Persona by Ingmar Bergman (1966, Sweden) is undoubtedly one of Bergman’s better works as it is filled with expressive imagery while being a minimalist film. The film revolves around the idea of facing reality and suppressing oneself to face it, somewhat like a study or a test on the reaction of humans to certain events.

Like his other films, Persona explores the theme of loneliness, suppression and bleakness in life.  The concept of the film came about when Bergman was recovering from his illness and when he created this film, he didn’t expect a big response from the audience.

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(Alma speaking to herself while she position herself to face the camera)

Watching the film brings unexpected outcomes as you slowly get sucked into the world in the film itself.  Most dialogues in the film are spoken in front of the camera, but not directly. In this case, the audience would normally know what is going on. However, Bergman utilizes the technique to put the audience into the character’s shoes as certain dialogues involves only immediate answering, giving the audience an illusion that the characters are talking to them.

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(Alma is tucking Elisabet to bed)

In the film, the young nurse Alma is assigned to take care of Elisabet and they moved into the doctor’s cottage. Throughout the film, the lighting is set up to show sharp contrast between the characters and the place they are in. Bergman probably did it to show how the characters encompass the themes of the film, particularly Elisabet as she is shutting herself from the world. The contrast also shows the differences of the characters to the surrounding world as they seemed to feel lost.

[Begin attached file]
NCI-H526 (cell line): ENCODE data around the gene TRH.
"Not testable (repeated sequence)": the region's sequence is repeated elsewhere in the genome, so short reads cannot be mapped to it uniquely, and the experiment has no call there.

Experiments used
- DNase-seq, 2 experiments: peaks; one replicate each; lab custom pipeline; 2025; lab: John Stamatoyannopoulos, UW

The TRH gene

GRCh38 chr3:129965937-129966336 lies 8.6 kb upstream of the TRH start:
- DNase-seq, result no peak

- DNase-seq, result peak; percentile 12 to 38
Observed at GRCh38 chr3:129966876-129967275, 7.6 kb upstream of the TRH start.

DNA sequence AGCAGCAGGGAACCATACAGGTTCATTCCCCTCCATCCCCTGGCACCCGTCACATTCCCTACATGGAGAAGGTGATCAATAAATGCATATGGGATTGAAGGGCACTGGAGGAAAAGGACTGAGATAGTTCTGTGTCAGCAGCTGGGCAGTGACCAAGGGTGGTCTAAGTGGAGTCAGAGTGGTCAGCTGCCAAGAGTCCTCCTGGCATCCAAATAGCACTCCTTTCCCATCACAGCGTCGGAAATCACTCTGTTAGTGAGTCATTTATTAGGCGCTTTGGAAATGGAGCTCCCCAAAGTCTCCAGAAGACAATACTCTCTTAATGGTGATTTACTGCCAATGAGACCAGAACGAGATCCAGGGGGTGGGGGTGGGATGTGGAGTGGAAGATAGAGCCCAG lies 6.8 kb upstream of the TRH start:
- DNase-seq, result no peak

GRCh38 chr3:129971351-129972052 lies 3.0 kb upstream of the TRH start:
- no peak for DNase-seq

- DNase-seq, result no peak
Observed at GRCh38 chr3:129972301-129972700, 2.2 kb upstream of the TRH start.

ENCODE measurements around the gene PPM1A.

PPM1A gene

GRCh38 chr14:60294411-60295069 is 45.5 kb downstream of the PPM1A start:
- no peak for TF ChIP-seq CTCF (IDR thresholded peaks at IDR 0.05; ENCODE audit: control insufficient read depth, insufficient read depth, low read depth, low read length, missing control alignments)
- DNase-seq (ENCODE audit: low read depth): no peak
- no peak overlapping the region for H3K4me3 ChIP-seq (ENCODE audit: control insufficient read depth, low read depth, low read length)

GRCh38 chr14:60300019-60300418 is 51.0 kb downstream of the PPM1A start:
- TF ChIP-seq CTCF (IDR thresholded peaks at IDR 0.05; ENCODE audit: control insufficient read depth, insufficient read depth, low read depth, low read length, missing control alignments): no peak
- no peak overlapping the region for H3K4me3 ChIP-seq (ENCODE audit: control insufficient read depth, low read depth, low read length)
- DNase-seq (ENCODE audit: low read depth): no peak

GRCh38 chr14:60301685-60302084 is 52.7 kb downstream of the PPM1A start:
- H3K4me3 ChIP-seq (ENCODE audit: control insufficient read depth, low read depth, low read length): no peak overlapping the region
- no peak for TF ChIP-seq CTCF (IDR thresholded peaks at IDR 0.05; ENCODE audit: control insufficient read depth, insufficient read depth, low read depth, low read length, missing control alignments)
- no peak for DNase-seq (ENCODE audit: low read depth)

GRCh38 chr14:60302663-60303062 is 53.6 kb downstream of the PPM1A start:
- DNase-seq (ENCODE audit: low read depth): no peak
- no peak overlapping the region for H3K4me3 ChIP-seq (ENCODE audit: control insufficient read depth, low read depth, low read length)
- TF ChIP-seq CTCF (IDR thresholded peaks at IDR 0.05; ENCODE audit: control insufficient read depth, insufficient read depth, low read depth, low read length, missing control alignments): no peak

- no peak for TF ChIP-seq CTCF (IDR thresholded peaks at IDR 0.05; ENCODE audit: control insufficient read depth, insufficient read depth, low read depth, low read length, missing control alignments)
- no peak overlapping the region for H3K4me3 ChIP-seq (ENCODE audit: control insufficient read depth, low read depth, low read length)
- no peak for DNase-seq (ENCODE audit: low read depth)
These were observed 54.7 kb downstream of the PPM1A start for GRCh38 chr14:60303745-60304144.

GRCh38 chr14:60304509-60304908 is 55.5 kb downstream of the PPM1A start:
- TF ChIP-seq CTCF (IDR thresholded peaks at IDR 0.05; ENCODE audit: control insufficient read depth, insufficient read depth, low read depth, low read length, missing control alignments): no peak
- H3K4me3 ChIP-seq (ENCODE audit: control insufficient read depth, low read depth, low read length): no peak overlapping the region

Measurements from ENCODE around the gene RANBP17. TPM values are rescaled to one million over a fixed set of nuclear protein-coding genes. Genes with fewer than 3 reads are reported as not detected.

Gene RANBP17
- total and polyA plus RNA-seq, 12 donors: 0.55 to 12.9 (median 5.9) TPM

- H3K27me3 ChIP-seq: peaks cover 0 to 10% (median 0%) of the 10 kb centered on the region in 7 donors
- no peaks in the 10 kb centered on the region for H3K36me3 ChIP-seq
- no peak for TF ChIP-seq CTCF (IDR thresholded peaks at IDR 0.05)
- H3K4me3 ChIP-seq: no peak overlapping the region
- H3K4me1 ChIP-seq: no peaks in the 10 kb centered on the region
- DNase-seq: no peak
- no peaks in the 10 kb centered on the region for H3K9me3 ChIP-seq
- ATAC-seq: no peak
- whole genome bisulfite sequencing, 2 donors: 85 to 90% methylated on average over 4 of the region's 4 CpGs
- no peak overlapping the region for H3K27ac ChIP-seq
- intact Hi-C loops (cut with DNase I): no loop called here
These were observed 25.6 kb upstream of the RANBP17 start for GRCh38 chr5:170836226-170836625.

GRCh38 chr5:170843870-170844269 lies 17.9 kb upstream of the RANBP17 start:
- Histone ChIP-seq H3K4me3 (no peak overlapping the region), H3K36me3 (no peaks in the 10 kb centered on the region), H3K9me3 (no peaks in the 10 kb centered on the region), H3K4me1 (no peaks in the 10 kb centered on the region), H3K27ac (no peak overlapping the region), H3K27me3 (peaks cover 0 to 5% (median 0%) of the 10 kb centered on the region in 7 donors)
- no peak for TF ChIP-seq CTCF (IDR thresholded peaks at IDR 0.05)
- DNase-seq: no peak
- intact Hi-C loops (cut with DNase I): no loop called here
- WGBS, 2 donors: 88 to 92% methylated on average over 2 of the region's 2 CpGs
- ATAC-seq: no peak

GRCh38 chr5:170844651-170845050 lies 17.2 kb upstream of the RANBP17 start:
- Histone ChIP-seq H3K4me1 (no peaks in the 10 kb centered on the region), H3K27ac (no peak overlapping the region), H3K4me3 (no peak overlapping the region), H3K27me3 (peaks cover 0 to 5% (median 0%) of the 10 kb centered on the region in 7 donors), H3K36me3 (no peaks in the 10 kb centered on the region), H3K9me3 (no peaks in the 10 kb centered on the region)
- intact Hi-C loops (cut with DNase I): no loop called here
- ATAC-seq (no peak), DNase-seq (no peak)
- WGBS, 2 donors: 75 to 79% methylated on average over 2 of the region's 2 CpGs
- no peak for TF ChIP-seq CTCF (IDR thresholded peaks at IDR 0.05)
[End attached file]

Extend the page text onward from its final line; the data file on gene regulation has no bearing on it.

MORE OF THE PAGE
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(The camera shows the Director and crew filming)

Filmed in the 1960s, classifying Persona as a deconstructive film would be quite correct. From the start, the characters are built up to be two different persons but as the film moves forward, the characters merges slowly – personality wise – and you start to see things clearer. For example, you could infer that the start of the film would fit as Elisabet’s dreams as she is afraid of facing reality. This can also be inferred when she showed fear after seeing the death of the monk on television. Arguably, Alma could be a figment of imagination by Elisabet who needs someone to guide her. At the end of film, it is debatable that all shown could just be a dream by Elisabet. There was a brief moment showing the director and cameramen. It could signify that all is just an act. Bergman purposely had the last scene in mind as it reflects his desire to show film as an art and he wants the audience to feel and understand the film, not just by being awed by the story or acting. The characters, just like the film, slowly pieces up as a whole when the story progresses.

The idea of having the protagonist struggling with her identity is not a first time for Bergman himself – The Silence (Ingmar Bergman, 1963) has quite a similar plot to it. However, Persona is at a level higher because Bergman manages to create the connection between the audience and the film through his film techniques like breaking the fourth wall and creating the surreal effect of the film. He also had close ups of the characters, perhaps trying to let the audience guess what the characters are feeling through the expressions on their faces.